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Saturday, 11 March 2017

BOXED IN CHANCELLOR

You’ve got to feel sorry for Philip Hammond. No, really. The day after his Budget he admitted on the Today programme that he was “working within an extremely constrained environment…where most taxes cannot be raised and much of our spending is also ring-fenced and committed. We are navigating within those confines”.

And now he has had to U-turn on one of his flagship policies where he thought he had wriggle room - raising National Insurance Contributions for self-employed people. It would have brought in £2bn over four years to pay towards the growing bill for social care.

The truth is he was boxed in by the tax lock introduced by his predecessor. That was more than a Manifesto commitment – a Manifesto on which Philip Hammond and more than 300 other Conservative MPs were elected. It said “we will not raise VAT, National Insurance contributions or Income Tax”. After winning the election Chancellor George Osborne and Prime Minister David Cameron were so keen on this tax lock they passed a law to prevent themselves and future governments raising the taxes that bring in three quarters of all the Government’s income – VAT, income tax, and national insurance.

So a Chancellor who needs to raise extra money has to look to the other smaller taxes. Philip Hammond has already announced a rise in one of those – insurance premium tax. That will rise by a quarter in June from 8% to 10%. But after that his options for his first Budget on 8 March were severely limited.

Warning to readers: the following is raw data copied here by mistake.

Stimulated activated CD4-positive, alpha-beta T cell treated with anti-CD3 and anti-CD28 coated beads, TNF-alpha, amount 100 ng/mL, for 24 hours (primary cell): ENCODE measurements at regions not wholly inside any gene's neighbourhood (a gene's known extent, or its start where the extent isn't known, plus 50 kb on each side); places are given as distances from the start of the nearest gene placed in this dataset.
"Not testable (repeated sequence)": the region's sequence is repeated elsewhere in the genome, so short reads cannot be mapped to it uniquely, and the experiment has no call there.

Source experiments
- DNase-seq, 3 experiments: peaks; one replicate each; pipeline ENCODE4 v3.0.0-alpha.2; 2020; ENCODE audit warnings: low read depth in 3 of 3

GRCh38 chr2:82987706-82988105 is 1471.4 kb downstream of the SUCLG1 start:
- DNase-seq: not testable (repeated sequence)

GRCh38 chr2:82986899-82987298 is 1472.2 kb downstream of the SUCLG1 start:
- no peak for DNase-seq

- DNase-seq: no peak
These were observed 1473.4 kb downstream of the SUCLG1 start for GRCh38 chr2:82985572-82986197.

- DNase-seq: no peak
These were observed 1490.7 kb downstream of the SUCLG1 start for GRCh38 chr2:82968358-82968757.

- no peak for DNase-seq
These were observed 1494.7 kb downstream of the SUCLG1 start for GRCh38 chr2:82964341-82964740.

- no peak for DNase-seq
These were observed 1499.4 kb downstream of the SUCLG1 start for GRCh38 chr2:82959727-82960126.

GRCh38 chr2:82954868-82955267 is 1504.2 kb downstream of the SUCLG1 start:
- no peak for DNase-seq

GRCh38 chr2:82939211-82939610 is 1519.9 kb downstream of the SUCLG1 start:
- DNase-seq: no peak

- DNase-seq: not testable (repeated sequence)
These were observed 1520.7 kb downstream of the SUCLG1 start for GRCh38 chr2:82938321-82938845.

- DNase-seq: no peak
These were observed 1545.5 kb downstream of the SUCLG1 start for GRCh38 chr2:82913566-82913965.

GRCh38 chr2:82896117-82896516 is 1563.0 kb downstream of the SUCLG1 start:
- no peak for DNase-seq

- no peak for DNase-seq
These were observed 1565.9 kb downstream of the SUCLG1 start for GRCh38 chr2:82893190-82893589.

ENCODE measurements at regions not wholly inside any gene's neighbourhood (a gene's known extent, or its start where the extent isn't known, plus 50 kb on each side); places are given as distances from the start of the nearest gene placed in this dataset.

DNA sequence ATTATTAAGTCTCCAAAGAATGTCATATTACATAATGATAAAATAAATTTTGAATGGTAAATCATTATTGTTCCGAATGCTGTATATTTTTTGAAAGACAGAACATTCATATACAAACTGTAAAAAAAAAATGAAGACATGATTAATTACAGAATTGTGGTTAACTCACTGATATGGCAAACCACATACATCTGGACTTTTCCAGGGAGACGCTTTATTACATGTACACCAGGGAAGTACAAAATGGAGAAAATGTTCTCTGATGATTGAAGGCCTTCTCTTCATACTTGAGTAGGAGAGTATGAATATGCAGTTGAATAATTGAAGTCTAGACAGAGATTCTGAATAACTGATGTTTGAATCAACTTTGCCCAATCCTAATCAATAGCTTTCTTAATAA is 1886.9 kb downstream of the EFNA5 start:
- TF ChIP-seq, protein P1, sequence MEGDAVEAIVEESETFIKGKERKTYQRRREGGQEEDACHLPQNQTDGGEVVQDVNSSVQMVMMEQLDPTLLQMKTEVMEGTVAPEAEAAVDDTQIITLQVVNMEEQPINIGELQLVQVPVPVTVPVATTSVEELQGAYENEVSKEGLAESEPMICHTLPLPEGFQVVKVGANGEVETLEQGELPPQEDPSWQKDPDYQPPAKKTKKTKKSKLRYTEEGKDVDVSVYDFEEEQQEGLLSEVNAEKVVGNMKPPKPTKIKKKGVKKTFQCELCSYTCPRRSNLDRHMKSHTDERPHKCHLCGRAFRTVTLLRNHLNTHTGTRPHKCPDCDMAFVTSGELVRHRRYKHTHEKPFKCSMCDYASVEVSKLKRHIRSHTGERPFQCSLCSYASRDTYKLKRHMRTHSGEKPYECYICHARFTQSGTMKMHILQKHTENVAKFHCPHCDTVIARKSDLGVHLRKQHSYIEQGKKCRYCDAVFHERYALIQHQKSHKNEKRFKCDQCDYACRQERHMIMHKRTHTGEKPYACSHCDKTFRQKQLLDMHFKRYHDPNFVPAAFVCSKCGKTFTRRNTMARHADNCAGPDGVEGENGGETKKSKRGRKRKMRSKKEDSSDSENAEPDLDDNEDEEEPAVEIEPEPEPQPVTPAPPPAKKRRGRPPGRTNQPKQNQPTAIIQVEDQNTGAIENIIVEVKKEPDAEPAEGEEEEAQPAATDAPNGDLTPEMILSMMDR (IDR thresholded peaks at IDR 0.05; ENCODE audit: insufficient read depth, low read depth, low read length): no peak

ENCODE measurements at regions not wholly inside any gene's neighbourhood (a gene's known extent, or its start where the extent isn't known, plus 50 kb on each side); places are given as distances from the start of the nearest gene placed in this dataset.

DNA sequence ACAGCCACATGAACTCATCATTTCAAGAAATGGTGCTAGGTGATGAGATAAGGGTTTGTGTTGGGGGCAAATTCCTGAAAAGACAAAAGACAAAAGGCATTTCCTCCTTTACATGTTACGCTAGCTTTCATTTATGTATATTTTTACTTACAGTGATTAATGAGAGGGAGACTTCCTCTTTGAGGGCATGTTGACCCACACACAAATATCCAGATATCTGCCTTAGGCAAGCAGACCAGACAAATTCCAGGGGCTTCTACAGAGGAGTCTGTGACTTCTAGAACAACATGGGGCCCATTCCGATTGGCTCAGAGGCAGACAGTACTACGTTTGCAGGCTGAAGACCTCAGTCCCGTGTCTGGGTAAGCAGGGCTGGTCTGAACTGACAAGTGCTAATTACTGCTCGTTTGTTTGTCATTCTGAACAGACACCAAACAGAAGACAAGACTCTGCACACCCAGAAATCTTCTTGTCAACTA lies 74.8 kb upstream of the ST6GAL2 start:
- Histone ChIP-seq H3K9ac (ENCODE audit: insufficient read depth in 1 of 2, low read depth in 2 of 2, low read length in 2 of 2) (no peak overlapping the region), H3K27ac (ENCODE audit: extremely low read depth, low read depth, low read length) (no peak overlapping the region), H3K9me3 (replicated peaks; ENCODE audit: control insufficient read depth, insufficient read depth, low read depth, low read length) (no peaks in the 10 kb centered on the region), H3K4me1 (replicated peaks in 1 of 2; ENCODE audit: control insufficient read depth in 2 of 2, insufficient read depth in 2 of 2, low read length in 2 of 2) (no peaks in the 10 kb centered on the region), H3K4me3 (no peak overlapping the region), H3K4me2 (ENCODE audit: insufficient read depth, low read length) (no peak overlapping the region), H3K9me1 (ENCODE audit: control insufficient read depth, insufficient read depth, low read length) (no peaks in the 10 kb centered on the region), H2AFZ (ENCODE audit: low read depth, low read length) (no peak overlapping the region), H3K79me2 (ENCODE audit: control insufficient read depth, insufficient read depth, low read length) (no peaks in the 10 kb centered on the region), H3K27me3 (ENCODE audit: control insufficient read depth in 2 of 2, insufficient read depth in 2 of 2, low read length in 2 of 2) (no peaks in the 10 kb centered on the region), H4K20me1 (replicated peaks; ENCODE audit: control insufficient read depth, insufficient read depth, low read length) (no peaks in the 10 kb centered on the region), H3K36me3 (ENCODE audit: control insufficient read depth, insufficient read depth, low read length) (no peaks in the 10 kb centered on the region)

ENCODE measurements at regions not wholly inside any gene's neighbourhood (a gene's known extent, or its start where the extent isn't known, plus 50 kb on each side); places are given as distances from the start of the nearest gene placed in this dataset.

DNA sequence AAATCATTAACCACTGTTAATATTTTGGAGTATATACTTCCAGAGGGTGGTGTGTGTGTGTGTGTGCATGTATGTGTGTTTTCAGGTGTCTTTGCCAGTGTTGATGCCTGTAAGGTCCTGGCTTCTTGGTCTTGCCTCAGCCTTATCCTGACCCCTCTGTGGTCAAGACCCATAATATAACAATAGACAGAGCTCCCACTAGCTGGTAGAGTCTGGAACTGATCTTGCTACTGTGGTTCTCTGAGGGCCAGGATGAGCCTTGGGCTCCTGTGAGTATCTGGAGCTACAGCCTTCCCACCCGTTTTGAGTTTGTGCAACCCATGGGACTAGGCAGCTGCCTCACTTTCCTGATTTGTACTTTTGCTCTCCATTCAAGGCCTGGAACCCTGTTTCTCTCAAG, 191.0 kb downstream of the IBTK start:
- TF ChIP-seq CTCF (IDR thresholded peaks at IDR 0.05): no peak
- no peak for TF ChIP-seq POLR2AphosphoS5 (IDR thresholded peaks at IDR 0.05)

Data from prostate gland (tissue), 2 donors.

• Corporation tax brings in £44bn a year but the Government has already announced it will be cut to 19% from April and 17% from April 2020. 
  • Duty on petrol and diesel raised nearly £27bn in 2015/16 and the Chancellor had already ruled out a rise in that duty, perhaps comforting himself that the rise in pump prices will bring in more VAT. 
  • The Bank Levy collected £3.4bn but that really could not be raised at a time when banks are threatening – and some considering – leaving the UK when the UK leaves the EU. 
  • Air Passenger Duty raises just over £3bn and that may fall slightly after recent changes to exclude children. But with the Scottish Government planning to slash that by 50% when it introduces its own Air Departure Tax in April 2018 it was impossible to increase APD in the rest of the UK. Already Northern Ireland has its own lower rates. 
  • Stamp Duty Land Tax raises nearly £11 billion but another restructuring was impossible after the two recent ones. 
  • Inheritance Tax will probably raise less than last year’s £4.6bn as the partial exemption for the family home is phased in from April. Any increase there would not be possible for a Conservative government. 
  • Higher Landfill Tax might be popular except that rising costs have already caused a growth in illegal fly-tipping blighting many country areas.

So Hammond fell back on raising car tax and alcohol duty by inflation – using the higher Retail Prices Index even though it is no longer a national statistic – and tobacco by 2% above the RPI. In fact he got a slight windfall because the rate of RPI used by the Treasury for duty is the forecast rate for July to September 2017. And that is 3.89%, way above the latest RPI figure he had to hand for January 2017 which was 2.6%. And, of course, he announced the now infamous rise in self-employed Class 4 National Insurance contributions from its present level of 9% to 10% in April 2018 and 11% a year later. That would still be less than the 12% paid by employees. But he has now been forced to withdraw that as it became clear he could not get enough of his own MPs to support it

Despite the Manifesto promise, this increase was allowed by the Tax Lock law which was passed to implement it. The law only covered “the main primary percentage” which “shall not exceed 12%”, omitting the 9% rate paid by the self-employed. None of the MPs who have now scuppered the proposed rise in self-employed NICs seemed to notice that when they passed the National Insurance Contributions (Rate Ceilings) Act 2015 with little debate, on 3 November 2015. Perhaps he hoped they wouldn't notice again. But they did.

Amended from my Money Box newsletter 10 March 2017, Sign up for future editions here

Version 1.5
15 March 2017